Seek to “Please God,” Seventy Encourages BYU–Idaho Graduates

Contributed By Marianne Holman Prescott, Church News staff writer

  • 20 July 2017

Elder J. Devn Cornish, General Authority Seventy, speaks during BYU–Idaho commencement exercises on July 18. Photo courtesy of BYU–Idaho.

Article Highlights

  • Seeking to please God will guide you through difficult decisions or situations.
  • Pleasing God means holding yourself to the high standard that He has set.

“Investments in prestige, position, and pay not only yield diminishing returns, they also tend to crowd out investments in people, places, and puzzles. Priorities must be established and choices made.” —BYU–Idaho President Henry J. Eyring

REXBURG, IDAHO

“A person’s decision to do always those things that please God will help direct him or her through virtually every pitfall and snare in life,” Elder J. Devn Cornish, General Authority Seventy, told 2,080 graduates during commencement exercises at Brigham Young University–Idaho on July 18.

A higher standard

“There are so many decisions we must make in life,” Elder Cornish said. “Most of them don’t have lasting or profound consequences, but some of them will change all of eternity for ourselves and others! Moreover, the hard and fast rules are notoriously imprecise at times that we seem to need them most. These two words—please God—can guide most any decision in life in inspired and precise ways.”

Speaking in the BYU–Idaho Center, Elder Cornish encouraged listeners to “please God” by following His standards, for they “are higher than man’s standards.”

Help from above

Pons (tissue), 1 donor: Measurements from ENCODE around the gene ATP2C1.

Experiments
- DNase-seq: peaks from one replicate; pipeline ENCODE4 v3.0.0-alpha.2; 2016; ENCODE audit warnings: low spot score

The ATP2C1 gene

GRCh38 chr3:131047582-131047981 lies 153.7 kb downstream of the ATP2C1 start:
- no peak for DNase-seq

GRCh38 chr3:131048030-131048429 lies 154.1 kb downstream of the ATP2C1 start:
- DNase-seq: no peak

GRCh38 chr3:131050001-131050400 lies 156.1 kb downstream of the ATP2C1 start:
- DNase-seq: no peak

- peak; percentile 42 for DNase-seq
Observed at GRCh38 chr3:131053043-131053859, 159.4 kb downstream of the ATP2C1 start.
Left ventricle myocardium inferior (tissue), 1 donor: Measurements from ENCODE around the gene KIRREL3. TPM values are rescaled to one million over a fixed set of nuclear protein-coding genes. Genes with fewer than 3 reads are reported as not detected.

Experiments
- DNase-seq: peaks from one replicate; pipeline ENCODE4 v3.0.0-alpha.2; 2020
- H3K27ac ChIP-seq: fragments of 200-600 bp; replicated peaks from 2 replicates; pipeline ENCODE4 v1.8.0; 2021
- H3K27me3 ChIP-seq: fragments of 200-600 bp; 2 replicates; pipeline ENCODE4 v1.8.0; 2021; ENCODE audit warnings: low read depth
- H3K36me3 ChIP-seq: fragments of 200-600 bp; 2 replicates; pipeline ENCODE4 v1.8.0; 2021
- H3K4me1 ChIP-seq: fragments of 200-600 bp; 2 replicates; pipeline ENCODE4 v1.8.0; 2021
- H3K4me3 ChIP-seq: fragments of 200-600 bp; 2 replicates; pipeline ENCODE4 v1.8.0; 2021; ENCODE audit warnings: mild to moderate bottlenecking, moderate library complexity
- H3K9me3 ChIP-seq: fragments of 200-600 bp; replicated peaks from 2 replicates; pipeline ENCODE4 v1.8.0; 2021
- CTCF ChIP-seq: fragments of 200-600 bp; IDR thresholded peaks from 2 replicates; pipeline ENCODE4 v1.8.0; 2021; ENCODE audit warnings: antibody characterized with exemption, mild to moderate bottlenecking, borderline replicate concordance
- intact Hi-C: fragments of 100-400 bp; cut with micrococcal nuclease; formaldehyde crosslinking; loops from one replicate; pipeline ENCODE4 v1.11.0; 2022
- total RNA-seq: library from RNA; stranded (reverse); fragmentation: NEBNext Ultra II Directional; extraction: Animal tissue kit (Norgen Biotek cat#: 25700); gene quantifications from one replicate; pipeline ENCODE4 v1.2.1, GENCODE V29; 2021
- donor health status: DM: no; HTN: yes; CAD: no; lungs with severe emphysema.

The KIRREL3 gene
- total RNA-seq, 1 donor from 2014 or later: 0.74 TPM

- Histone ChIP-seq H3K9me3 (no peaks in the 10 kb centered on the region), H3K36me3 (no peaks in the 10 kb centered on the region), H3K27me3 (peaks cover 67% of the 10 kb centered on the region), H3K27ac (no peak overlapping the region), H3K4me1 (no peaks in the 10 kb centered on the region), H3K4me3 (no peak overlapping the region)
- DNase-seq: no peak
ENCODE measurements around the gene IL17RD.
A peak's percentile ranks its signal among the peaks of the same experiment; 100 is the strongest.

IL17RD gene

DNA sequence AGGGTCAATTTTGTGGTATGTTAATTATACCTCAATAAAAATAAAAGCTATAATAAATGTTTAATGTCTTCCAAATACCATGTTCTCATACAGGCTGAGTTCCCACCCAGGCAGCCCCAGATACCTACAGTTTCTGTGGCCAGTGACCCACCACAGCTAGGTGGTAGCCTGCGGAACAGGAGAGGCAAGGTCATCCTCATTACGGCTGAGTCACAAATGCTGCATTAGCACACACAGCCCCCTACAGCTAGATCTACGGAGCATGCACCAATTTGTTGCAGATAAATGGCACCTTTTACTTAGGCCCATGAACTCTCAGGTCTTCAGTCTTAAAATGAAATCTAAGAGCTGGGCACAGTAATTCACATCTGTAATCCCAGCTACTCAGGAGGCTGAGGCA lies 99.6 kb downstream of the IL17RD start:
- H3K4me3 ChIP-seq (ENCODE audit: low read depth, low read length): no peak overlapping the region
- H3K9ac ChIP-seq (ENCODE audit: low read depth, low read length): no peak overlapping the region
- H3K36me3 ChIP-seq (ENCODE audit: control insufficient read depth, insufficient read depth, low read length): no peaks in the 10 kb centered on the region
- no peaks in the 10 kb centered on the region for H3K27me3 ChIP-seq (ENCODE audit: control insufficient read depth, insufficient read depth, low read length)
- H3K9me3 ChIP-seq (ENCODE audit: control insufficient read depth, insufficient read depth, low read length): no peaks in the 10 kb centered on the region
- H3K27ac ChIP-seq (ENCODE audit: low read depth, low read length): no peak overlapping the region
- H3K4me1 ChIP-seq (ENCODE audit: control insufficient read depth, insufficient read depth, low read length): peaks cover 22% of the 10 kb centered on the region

Elder Cornish told graduates that they may take comfort knowing that Heavenly Father will help them know what pleases Him. “He wants you to please Him, because He really wants to give you all He has,” he said. “He will let you know if you really ask and if you really listen. Admittedly, sometimes He makes us work for an answer so that when He teaches us His will, we will really follow through, but He wants to guide us.”

Elder Cornish added that Heavenly Father, through His Son and through the Holy Ghost, will open doors and magnify a person’s gifts and talents, strengthening a person to become what He wants him or her to become.

“Please don’t misunderstand what this standard entails,” he said. “To please God rarely, if ever, means doing things the easy way, or doing things the way you want to just because it is comfortable.”

To please God, a person must discover and live up to his or her personal gifts and potential, glimpse a vision of what is possible, become who a person is meant to be, as well as realize that every worthwhile thing a person will ever do will derive its meaning in large measure from the blessings it brings into the lives of God’s other children.

Room for everyone

“In all of this, you must beware of competing with or comparing yourself with others,” he said. “It never was nor is it now God’s goal for you to be better than someone else or even to be like someone else. …

“Please understand, we will best ‘please God’ when we do well the part each of us was individually sent to this place on this earth at this time to fulfill. But whatever our part—whether plumber or principal or prophet—the Lord expects us to do it well.”

Elder Cornish reminded listeners that there are no small people or small parts. There are parts played well and parts not played so well, he said.

Choose the difficult path